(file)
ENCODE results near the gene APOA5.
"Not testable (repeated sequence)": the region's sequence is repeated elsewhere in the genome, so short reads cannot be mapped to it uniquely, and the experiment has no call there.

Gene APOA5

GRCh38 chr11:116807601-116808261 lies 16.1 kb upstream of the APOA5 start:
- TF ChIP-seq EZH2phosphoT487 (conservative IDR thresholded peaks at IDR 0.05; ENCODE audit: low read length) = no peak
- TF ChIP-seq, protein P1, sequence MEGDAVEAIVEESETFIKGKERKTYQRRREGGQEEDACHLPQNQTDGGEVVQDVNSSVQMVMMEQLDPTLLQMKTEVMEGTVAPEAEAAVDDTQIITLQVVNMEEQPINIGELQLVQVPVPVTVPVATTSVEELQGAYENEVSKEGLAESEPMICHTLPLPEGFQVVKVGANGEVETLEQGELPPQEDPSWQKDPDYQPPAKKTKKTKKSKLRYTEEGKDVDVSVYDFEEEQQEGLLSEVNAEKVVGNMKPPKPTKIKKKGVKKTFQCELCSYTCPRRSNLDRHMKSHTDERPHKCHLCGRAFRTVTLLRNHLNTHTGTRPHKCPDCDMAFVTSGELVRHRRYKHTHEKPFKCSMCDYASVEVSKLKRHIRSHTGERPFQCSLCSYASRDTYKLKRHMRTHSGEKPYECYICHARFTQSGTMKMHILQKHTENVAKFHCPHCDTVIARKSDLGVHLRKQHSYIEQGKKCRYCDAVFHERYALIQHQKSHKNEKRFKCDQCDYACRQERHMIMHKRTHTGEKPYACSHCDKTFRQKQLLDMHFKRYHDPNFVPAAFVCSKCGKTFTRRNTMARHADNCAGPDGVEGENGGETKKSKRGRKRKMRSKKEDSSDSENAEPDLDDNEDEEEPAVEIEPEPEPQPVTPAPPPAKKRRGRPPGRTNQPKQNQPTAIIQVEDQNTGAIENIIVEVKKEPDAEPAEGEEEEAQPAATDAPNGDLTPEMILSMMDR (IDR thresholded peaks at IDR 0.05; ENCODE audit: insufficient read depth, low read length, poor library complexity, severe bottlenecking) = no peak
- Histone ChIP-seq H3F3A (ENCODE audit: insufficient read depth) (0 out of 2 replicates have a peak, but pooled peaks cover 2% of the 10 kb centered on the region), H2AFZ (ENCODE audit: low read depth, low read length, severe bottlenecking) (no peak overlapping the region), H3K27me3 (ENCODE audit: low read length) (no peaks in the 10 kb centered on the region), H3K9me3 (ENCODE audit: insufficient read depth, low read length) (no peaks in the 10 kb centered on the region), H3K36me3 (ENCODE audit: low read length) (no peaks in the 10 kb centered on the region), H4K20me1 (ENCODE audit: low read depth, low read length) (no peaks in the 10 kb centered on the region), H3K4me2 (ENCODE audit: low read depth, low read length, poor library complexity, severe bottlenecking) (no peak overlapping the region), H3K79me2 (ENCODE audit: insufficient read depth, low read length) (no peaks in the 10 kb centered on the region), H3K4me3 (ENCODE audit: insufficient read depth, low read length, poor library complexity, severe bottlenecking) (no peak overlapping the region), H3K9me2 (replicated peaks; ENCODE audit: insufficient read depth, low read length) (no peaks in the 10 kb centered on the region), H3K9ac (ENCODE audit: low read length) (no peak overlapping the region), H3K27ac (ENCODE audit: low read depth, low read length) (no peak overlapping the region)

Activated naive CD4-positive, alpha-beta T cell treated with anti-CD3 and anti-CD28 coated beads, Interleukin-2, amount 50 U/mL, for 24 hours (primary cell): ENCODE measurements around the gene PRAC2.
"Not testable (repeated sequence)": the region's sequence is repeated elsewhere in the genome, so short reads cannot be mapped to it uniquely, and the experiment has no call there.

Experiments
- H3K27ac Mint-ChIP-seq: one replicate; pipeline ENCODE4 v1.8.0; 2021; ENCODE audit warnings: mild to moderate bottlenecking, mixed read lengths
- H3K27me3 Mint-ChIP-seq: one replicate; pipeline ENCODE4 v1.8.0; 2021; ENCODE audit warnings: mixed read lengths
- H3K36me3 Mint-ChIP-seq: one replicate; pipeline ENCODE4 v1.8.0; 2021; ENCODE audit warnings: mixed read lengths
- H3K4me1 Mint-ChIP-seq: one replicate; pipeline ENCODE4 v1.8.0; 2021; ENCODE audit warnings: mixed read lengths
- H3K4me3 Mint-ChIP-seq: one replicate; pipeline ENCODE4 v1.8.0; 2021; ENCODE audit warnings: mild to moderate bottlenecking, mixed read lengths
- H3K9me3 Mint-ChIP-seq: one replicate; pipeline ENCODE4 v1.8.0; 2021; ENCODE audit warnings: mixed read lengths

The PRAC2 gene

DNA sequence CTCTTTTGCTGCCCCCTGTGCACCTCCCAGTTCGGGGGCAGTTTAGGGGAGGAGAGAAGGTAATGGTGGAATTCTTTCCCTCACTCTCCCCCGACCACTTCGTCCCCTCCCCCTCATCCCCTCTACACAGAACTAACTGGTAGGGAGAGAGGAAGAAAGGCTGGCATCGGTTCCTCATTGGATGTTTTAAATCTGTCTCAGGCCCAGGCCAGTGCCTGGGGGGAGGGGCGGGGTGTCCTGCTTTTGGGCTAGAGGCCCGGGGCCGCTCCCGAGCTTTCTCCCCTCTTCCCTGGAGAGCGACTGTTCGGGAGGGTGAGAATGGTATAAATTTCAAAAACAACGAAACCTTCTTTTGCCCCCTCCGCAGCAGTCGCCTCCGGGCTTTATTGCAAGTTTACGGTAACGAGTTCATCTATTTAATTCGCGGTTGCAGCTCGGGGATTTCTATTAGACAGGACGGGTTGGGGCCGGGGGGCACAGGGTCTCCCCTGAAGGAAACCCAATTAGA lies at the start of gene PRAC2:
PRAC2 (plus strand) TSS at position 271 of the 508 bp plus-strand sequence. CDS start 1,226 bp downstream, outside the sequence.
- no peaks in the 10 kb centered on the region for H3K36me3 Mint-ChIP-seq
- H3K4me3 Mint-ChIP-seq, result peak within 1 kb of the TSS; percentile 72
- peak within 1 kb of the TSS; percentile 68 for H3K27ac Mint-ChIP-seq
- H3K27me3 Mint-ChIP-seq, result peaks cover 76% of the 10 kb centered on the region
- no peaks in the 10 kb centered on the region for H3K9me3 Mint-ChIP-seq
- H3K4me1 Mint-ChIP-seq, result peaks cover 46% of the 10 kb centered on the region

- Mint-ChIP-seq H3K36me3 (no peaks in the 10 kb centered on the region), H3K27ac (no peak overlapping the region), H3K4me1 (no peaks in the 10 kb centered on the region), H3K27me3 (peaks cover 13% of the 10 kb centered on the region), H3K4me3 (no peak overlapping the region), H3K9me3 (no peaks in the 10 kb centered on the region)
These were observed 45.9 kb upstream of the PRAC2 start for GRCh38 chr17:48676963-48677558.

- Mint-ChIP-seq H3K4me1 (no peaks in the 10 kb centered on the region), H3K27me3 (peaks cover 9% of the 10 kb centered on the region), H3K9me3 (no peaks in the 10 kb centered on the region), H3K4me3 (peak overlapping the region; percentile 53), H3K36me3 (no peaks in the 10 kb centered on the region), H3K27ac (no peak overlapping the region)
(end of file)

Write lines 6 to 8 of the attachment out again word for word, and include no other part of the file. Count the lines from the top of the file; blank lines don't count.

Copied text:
- TF ChIP-seq, protein P1, sequence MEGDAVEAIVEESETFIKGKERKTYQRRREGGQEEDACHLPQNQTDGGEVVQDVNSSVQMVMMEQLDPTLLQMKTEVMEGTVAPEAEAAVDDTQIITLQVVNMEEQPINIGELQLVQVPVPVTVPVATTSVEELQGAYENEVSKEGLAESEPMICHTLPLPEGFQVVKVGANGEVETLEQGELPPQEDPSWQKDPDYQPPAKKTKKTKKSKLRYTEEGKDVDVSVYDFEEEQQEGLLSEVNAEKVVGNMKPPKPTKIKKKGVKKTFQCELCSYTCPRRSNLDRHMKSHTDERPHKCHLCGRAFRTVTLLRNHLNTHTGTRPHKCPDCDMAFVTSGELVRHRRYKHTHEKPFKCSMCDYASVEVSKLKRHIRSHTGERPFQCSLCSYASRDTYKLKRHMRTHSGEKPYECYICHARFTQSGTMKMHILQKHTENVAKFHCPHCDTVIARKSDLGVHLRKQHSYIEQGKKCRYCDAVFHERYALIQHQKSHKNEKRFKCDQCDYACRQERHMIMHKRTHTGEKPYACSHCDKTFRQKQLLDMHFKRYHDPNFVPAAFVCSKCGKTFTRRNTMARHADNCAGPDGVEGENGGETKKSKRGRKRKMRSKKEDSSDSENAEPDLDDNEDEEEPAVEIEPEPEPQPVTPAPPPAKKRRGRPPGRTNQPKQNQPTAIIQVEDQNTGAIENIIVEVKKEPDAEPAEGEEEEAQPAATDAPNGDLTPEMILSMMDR (IDR thresholded peaks at IDR 0.05; ENCODE audit: insufficient read depth, low read length, poor library complexity, severe bottlenecking) = no peak
- Histone ChIP-seq H3F3A (ENCODE audit: insufficient read depth) (0 out of 2 replicates have a peak, but pooled peaks cover 2% of the 10 kb centered on the region), H2AFZ (ENCODE audit: low read depth, low read length, severe bottlenecking) (no peak overlapping the region), H3K27me3 (ENCODE audit: low read length) (no peaks in the 10 kb centered on the region), H3K9me3 (ENCODE audit: insufficient read depth, low read length) (no peaks in the 10 kb centered on the region), H3K36me3 (ENCODE audit: low read length) (no peaks in the 10 kb centered on the region), H4K20me1 (ENCODE audit: low read depth, low read length) (no peaks in the 10 kb centered on the region), H3K4me2 (ENCODE audit: low read depth, low read length, poor library complexity, severe bottlenecking) (no peak overlapping the region), H3K79me2 (ENCODE audit: insufficient read depth, low read length) (no peaks in the 10 kb centered on the region), H3K4me3 (ENCODE audit: insufficient read depth, low read length, poor library complexity, severe bottlenecking) (no peak overlapping the region), H3K9me2 (replicated peaks; ENCODE audit: insufficient read depth, low read length) (no peaks in the 10 kb centered on the region), H3K9ac (ENCODE audit: low read length) (no peak overlapping the region), H3K27ac (ENCODE audit: low read depth, low read length) (no peak overlapping the region)

Activated naive CD4-positive, alpha-beta T cell treated with anti-CD3 and anti-CD28 coated beads, Interleukin-2, amount 50 U/mL, for 24 hours (primary cell): ENCODE measurements around the gene PRAC2.